2nd Nov. As I tried to get across to Newcastle Central Station with traffic piling up as far back as Gosforth Park, I soon realised that the police helicopter was in the sky for a purpose and it wasn’t there to wave me off! I understand a body had been found in the early hours, and it wasn’t long before I was being told that a stabbing had occurred. Chinese whispers are dangerous things, and of course no such thing had happened. I finally managed to arrive in time for my train into the Tyne Valley, in fact I had forty minutes to spare having checked times on the internet which had clearly not been up to date. Think I may just use the old fashioned telephone the next time.
I’ve been traveling along the Tyne Valley by train since I was a babe in arms. Thankfully the line avoided Dr Beecham’s (he was a doctor I seem to recall, or am I getting confused with Beecham’s powders?) axe in the sixties and is still going strong, although some of the branch lines from it are long gone. Oddly enough I boarded the train from the platform I used to use as a boy and that I have not done for many years. It got me reminiscing as the rain ran down the coach windowpanes. Some would have us believe that everything in the past was rosy and that the grass was always greener and that the sun always shone. Perhaps the sun ‘always shines on TV’ but I can confirm that it didn’t always shine on my youthful head. I have a friend who is a bit of a steam engine buff and looks back on them with wonder. I simply remember noise, smoke, unpleasant smells and slow journeys. Mind you today’s journey was very slow and the carriages dirty. A sign of things to come perhaps, in our debt ridden society, although it has to be said I did reach my destination safely. However, much has improved in the environment since my boyhood and when the sun does shine you don’t usually have to peer through smoke to see it, and the Tyne itself is no longer the filthy health hazard of years gone by, witnessed by the common sightings of Otters and the numbers of Salmon in the river. Ok, bird numbers for many species are down now, but even that isn’t true for every species. Pessimism about wildlife can be off putting for those just showing an interest and whilst we must be realistic, I think we should also be positive.
As I say I’ve passed through this area on numerous occasions and looked out of the train windows, but I have rarely done much walking in the area as I've tended to only 'bird' from the train. Today was to be different and I got off at Wylam station looking forward to exploring a walk.with a couple of friends from the Local Group who live in the area.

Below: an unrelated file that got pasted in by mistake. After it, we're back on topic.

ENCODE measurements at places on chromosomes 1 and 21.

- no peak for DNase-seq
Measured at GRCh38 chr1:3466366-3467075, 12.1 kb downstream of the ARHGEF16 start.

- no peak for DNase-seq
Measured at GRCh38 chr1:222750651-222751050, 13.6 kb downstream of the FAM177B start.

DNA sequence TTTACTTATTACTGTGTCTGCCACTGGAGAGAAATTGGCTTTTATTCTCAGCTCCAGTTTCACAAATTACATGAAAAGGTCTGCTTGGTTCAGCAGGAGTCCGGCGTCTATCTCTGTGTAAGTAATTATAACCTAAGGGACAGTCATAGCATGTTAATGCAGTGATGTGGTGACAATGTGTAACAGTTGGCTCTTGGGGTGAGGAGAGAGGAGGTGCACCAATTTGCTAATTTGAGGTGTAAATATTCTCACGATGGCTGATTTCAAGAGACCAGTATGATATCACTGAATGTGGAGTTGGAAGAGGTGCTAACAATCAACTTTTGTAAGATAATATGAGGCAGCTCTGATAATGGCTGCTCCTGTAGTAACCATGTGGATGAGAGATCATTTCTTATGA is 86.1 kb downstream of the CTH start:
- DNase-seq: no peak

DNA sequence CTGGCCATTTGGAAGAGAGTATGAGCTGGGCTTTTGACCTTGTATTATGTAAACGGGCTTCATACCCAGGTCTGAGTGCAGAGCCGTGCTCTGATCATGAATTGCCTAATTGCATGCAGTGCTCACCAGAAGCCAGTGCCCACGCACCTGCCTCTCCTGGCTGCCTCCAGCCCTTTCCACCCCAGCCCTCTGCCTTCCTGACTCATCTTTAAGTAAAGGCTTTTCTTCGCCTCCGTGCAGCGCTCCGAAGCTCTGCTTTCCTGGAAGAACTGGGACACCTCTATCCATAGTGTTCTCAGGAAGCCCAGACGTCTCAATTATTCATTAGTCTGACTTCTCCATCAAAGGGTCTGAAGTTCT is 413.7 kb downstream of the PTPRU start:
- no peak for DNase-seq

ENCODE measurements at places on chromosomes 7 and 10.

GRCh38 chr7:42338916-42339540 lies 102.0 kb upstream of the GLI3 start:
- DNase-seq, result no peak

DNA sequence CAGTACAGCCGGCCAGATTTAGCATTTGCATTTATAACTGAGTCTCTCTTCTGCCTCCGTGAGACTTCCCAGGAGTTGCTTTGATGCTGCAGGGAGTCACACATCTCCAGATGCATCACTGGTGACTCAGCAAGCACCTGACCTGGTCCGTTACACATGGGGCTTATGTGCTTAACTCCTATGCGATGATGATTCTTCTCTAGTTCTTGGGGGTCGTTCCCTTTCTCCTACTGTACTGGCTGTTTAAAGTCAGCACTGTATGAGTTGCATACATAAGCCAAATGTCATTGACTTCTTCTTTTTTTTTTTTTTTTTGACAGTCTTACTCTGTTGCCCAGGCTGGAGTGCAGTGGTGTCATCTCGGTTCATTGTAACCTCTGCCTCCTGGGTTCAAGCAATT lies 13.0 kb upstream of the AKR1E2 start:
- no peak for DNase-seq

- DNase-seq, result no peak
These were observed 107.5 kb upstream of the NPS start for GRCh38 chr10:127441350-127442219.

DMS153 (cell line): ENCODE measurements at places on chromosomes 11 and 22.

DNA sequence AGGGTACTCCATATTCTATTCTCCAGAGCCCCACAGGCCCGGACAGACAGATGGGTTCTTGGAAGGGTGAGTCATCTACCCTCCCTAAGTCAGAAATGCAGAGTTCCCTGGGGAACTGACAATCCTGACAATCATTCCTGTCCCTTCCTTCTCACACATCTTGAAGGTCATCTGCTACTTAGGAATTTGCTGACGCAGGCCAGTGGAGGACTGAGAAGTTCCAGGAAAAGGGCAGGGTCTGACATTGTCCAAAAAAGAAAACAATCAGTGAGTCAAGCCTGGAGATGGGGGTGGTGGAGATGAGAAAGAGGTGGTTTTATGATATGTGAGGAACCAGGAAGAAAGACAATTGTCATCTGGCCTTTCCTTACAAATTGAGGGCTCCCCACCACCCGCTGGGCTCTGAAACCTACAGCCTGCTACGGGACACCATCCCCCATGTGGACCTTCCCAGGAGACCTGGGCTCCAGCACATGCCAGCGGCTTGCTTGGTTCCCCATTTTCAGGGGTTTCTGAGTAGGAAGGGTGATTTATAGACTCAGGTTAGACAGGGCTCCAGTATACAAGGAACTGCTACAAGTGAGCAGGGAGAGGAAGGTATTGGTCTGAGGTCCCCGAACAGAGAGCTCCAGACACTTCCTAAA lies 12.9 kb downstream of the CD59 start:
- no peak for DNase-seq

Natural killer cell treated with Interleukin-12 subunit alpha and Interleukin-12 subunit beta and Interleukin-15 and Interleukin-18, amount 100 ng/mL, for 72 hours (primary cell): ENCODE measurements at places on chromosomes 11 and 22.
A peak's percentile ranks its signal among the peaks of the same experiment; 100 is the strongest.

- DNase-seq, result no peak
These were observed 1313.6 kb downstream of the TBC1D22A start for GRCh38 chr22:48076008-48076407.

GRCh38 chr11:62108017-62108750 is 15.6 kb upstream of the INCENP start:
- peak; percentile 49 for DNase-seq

The sun was timed perfectly to welcome me as the rained stopped. We were to have clear skies and sun until the end of the walk when the rain began again. We walked through some interesting habitat where autumn colours were showing very vividly and berries were numerous. We were soon finding the likes of Redwing, Song Thrush, Redpoll, Siskin, Goldfinch and Bullfinch. We spotted two Red Kites fly over the river from north Bank to south. Now you would not have seen them when I was a youngster. Other birds along the pathways included tits, amongst them a sizable party of Long Tailed Tits, and Treecreeper.
On the river were numbers of Goosander and one or two Grey Herons. The first Grey Heron I saw looked almost as if it was a garden statue, but it wasn’t. I definitely heard the mew of a Common Buzzard, but didn’t see it. When I looked I saw only corvids. Another Red Kite was seen, possibly being one of the earlier birds that had been sighted. A few Cormorants flew up river and Mallard was seen on the small pond in an area I felt look well worth keeping an eye on.
As we made the return walk back towards Wylam centre, a brief but good sighting of a pair of Kingfishers was had. They quickly circled into the thick herbage not to be seen again, but at least one of them giving a really good view of upper and lower plumage. A little further along a pair of Dippers was found. I was with at least one person who knew this area well and it underlined the benefits of watching a local patch on a regular basis.
Thirty-four species were seen on the walk, a walk I intend to repeat and lead next spring, before we broke for a very pleasant lunch over looking the bird feeders, during which the rain restarted. I noticed my friends have a massive water pistol. I have one on my shopping list so the neighbours cats best be warned! By the time I was back in the city, having passed Mute Swans and numerous gulls during the journey, it was dark and pouring down.
3rd Nov. The Hedgehog has been feeding on the lawn. It seemed to enjoy the haddock that I had purchased from Morrison's and which I thought was of a disgusting flavour. Don’t worry, there were no bones in it!